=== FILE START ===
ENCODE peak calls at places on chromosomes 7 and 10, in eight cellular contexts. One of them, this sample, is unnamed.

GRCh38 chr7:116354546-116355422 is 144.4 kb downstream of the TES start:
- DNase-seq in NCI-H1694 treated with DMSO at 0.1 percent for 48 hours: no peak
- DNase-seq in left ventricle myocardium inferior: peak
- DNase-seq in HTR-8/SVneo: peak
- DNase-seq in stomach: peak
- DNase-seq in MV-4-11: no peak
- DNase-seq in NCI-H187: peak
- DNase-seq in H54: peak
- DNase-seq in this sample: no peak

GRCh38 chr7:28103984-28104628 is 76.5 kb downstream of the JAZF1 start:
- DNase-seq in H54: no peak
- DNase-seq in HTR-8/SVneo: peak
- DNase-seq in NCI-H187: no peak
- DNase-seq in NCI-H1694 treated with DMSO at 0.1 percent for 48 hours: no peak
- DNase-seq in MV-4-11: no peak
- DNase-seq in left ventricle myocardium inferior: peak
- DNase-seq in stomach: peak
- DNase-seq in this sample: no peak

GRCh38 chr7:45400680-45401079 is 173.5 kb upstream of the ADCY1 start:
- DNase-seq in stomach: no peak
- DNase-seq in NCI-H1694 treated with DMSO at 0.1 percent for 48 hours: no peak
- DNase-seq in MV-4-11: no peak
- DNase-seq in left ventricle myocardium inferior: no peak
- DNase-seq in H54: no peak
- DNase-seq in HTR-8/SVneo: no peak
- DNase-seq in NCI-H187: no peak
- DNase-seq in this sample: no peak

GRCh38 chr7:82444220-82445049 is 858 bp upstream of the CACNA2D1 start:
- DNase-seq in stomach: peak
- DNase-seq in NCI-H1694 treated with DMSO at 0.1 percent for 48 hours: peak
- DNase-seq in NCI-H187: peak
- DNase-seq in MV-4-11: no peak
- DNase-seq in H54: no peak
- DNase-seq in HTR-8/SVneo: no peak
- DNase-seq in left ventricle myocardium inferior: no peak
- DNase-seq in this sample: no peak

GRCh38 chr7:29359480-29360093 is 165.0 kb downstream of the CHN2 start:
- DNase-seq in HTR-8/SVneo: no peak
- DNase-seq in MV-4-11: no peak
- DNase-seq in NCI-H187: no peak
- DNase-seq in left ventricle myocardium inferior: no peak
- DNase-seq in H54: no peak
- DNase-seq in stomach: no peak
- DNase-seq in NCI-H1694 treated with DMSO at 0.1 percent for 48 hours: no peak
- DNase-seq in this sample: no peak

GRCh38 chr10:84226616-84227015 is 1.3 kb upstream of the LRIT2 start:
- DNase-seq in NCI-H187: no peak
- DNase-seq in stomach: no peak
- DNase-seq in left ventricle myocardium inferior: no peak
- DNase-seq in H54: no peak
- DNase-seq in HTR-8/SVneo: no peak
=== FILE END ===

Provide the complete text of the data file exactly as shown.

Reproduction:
ENCODE peak calls at places on chromosomes 7 and 10, in eight cellular contexts. One of them, this sample, is unnamed.

GRCh38 chr7:116354546-116355422 is 144.4 kb downstream of the TES start:
- DNase-seq in NCI-H1694 treated with DMSO at 0.1 percent for 48 hours: no peak
- DNase-seq in left ventricle myocardium inferior: peak
- DNase-seq in HTR-8/SVneo: peak
- DNase-seq in stomach: peak
- DNase-seq in MV-4-11: no peak
- DNase-seq in NCI-H187: peak
- DNase-seq in H54: peak
- DNase-seq in this sample: no peak

GRCh38 chr7:28103984-28104628 is 76.5 kb downstream of the JAZF1 start:
- DNase-seq in H54: no peak
- DNase-seq in HTR-8/SVneo: peak
- DNase-seq in NCI-H187: no peak
- DNase-seq in NCI-H1694 treated with DMSO at 0.1 percent for 48 hours: no peak
- DNase-seq in MV-4-11: no peak
- DNase-seq in left ventricle myocardium inferior: peak
- DNase-seq in stomach: peak
- DNase-seq in this sample: no peak

GRCh38 chr7:45400680-45401079 is 173.5 kb upstream of the ADCY1 start:
- DNase-seq in stomach: no peak
- DNase-seq in NCI-H1694 treated with DMSO at 0.1 percent for 48 hours: no peak
- DNase-seq in MV-4-11: no peak
- DNase-seq in left ventricle myocardium inferior: no peak
- DNase-seq in H54: no peak
- DNase-seq in HTR-8/SVneo: no peak
- DNase-seq in NCI-H187: no peak
- DNase-seq in this sample: no peak

GRCh38 chr7:82444220-82445049 is 858 bp upstream of the CACNA2D1 start:
- DNase-seq in stomach: peak
- DNase-seq in NCI-H1694 treated with DMSO at 0.1 percent for 48 hours: peak
- DNase-seq in NCI-H187: peak
- DNase-seq in MV-4-11: no peak
- DNase-seq in H54: no peak
- DNase-seq in HTR-8/SVneo: no peak
- DNase-seq in left ventricle myocardium inferior: no peak
- DNase-seq in this sample: no peak

GRCh38 chr7:29359480-29360093 is 165.0 kb downstream of the CHN2 start:
- DNase-seq in HTR-8/SVneo: no peak
- DNase-seq in MV-4-11: no peak
- DNase-seq in NCI-H187: no peak
- DNase-seq in left ventricle myocardium inferior: no peak
- DNase-seq in H54: no peak
- DNase-seq in stomach: no peak
- DNase-seq in NCI-H1694 treated with DMSO at 0.1 percent for 48 hours: no peak
- DNase-seq in this sample: no peak

GRCh38 chr10:84226616-84227015 is 1.3 kb upstream of the LRIT2 start:
- DNase-seq in NCI-H187: no peak
- DNase-seq in stomach: no peak
- DNase-seq in left ventricle myocardium inferior: no peak
- DNase-seq in H54: no peak
- DNase-seq in HTR-8/SVneo: no peak